Mortgages

What Is A Fixed Rate Mortgage?

A fixed rate mortgage is where the interest rate is held for a pre-set period of time and the rate will be held regardless of any fluctuations in the rate. With a fixed rate mortgage your payments will remain the same for as long as the mortgage is fixed (typically 1-5 years).

Variable Rate Mortgage (Tracker)

With a variable rate mortgage, your interest rate is linked to the Bank of England’s base rate. This means that if the base rate rises by .25% or lowers by .25%, the interest rate on your mortgage will rise or lower by a corresponding amount.

Discount Rate Mortgage

A discount rate mortgage is essentially a standard variable rate mortgage, so it still moves in line with the Bank of England’s base rate, but it also has a discount thrown in for a set period of time (typically 1-5 years.) With a discounted rate the rate and the mortgage payments can fluctuate in line with change in the base rate but the underling rate will always be discounted by the discount that was agreed at the outset and for the period that was agreed at the start of the mortgage.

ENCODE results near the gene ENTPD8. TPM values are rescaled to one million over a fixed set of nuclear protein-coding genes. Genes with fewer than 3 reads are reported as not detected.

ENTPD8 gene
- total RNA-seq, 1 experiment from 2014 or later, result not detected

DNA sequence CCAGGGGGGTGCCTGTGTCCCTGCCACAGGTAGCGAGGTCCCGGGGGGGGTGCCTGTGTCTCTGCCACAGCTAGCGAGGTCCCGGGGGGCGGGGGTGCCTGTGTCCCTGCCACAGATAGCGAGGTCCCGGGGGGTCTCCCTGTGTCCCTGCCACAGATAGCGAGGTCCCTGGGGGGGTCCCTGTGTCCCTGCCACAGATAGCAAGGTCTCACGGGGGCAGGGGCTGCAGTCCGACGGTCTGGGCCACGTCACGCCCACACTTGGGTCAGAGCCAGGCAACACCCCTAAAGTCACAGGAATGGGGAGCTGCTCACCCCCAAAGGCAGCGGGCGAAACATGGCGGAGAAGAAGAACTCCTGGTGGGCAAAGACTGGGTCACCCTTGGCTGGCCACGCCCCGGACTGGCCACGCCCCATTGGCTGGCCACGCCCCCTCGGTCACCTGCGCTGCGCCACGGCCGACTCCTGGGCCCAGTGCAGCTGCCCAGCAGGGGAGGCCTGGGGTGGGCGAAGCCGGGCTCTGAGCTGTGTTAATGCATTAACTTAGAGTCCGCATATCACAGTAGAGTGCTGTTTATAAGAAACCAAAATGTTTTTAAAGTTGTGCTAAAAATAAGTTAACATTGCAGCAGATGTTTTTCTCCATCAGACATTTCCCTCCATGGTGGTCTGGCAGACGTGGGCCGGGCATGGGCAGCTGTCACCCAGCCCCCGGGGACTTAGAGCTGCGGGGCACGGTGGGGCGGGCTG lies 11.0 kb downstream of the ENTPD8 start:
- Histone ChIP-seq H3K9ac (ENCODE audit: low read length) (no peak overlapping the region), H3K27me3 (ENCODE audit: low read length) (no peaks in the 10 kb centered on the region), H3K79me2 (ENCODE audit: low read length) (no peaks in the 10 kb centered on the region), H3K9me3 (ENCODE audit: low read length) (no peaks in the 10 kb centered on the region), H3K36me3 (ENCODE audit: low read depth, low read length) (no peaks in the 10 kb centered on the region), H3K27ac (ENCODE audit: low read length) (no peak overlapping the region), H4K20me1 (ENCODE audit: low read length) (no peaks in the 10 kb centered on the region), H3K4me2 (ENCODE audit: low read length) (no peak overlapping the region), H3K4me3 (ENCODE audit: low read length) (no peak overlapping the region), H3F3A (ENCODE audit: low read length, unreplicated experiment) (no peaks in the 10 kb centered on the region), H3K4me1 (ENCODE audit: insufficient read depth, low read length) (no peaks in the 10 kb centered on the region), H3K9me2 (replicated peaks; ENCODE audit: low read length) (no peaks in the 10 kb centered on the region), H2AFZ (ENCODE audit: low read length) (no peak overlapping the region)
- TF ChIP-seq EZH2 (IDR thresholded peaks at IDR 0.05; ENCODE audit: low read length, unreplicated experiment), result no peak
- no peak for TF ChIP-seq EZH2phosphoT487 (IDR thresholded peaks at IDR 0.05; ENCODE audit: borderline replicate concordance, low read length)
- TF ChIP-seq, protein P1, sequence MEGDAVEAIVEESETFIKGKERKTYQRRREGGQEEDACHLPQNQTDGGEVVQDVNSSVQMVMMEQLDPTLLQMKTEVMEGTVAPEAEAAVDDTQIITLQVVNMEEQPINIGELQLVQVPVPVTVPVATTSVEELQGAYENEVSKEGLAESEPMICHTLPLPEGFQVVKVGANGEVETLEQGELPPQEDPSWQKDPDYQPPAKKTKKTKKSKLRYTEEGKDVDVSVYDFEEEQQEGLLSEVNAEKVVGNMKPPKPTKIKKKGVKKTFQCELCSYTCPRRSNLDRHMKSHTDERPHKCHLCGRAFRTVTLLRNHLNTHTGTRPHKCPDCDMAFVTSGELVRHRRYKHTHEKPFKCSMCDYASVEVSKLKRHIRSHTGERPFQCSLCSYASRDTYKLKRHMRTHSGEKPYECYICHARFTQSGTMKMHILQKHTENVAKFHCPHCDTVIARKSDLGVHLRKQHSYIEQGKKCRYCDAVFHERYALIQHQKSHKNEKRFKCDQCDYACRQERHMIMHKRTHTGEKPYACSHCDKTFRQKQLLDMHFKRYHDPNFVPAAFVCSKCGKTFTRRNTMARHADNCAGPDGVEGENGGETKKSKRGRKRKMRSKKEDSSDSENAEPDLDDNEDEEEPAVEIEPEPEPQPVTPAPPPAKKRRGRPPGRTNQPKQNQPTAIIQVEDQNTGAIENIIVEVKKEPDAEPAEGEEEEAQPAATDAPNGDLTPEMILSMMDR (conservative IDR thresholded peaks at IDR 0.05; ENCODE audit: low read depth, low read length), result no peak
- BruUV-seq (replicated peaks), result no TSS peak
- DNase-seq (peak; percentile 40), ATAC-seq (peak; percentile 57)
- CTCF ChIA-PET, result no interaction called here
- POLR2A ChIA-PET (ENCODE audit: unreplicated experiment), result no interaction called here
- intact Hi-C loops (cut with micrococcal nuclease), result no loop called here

Repayment Method

There are two main repayment methods that you can consider when taking a new mortgage.

Repayment Mortgage

Your monthly payments gradually pay off the amount you owe as well as paying the interest charged on the loan. Provided you make all the agreed payments, the loan will be fully paid off by the end of the mortgage term and you will own your property outright.

Interest Only Mortgage

Your monthly payments gradually pay off the amount you owe as well as paying the interest charged on the loan. Provided you make all the agreed payments, the loan will be fully paid off by the end of the mortgage term and you will own your property outright.

Interest Only Mortgage

Your monthly payments cover only the interest on the loan. They do not pay off any of the original loan. You will need to arrange to pay separately into a savings or investment scheme (e.g. pension mortgage or endowment) to build up savings to pay off the mortgage at the end of the term. It is your responsibility to make sure you have enough money to repay the mortgage at the end of the term; otherwise you could lose your home.